Six years ago I met a young organization's even younger project. Science Commons, a new project of Creative Commons (CC), was organizing its first event at the National Academies in Washington DC, a workshop on envisioning an information commons for science. I managed to snag an invitation to the event, met John Wilbanks, and was hooked.
For the next six years I learned about CC's mission, pored over its licenses, talked to its staff members, watched its presentations, took two IP law courses at the Wisconsin Law School, spent a summer working at the National Academies learning about science data policy, and read through countless scientific papers, law reviews, and articles on various issues surrounding access and use of digital scientific data. I continued working at UW-Madison as a data scientist, creating and implementing new techniques and tools for managing and analyzing earth sciences data, but I also took to the road as a volunteer evangelizing CC/SC approach to science. It was a great ride, but it had to end... so an even better ride could start.
Today is my first day as the Policy Coordinator for Science and Data at Creative Commons. I will soon be moving to San Francisco, and working with Timothy Vollmer and other smart colleagues in a place where it never gets cold, and devoting most of my cycles to CC's activities in science.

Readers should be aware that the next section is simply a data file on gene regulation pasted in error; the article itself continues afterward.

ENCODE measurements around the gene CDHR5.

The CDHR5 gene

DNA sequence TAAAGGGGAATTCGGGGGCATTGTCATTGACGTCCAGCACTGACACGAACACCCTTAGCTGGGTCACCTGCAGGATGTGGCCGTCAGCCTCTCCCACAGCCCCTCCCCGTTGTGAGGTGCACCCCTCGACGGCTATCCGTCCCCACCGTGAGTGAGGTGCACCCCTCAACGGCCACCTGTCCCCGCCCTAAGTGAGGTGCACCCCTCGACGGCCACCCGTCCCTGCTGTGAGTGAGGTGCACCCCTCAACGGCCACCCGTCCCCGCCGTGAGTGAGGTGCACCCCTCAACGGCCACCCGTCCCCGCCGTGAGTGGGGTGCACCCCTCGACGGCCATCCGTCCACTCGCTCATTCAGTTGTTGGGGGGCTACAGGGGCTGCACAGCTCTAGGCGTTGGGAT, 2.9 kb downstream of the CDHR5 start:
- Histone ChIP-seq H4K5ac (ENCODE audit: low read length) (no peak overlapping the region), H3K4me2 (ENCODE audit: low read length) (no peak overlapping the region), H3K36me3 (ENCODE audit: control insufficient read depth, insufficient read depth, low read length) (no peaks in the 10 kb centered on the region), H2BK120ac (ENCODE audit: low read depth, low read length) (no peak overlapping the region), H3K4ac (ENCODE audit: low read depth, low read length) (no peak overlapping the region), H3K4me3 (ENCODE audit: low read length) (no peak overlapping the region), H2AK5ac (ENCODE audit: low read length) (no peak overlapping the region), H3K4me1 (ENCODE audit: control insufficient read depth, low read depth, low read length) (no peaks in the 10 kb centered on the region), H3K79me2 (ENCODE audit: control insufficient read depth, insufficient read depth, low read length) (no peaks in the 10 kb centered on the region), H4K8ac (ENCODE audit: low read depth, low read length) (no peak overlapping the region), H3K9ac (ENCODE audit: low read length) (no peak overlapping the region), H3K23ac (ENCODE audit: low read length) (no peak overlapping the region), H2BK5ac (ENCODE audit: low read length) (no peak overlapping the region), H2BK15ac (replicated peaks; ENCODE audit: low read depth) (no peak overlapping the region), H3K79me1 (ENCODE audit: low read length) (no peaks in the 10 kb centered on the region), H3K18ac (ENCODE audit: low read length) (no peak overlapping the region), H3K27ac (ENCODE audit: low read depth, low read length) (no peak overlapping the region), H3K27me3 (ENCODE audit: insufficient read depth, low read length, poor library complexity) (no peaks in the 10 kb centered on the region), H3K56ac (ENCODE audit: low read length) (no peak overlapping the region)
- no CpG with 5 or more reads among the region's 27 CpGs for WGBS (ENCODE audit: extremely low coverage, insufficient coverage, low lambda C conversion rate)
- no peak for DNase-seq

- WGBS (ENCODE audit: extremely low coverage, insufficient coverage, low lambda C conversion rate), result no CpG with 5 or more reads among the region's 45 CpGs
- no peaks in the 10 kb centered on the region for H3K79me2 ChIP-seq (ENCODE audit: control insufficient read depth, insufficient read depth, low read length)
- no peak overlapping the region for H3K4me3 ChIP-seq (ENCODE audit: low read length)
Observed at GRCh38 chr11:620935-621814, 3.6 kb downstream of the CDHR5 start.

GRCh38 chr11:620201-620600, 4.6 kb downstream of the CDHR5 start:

I also love what I do at UW-Madison. After all, scientists create the data that I want to help set free. I am tremendously fortunate to have been working with a very smart and thoughtful geoscientist, my friend Shanan Peters. I will continue to work with him on innovative data sharing projects as well, albeit at a diminished level. And, since there are 168 hours in a week, I will also continue working on science data policy issues with the National Academies and CODATA. All of this makes sense to me as these are three different views of the same concern of free and open access to scientific data. But, CC will now be my primary focus.
In the 27 years since my first job, I have been very fortunate to work at only what I was really passionate about. As such, I have lived in only four cities and held only four jobs. San Francisco will be my fifth city, and CC will be my fifth job, and there is little else that could make me happier. Free and open access to scientific data is what I really care about, and I finally get to devote all my waking time to it. I am going to my CC family.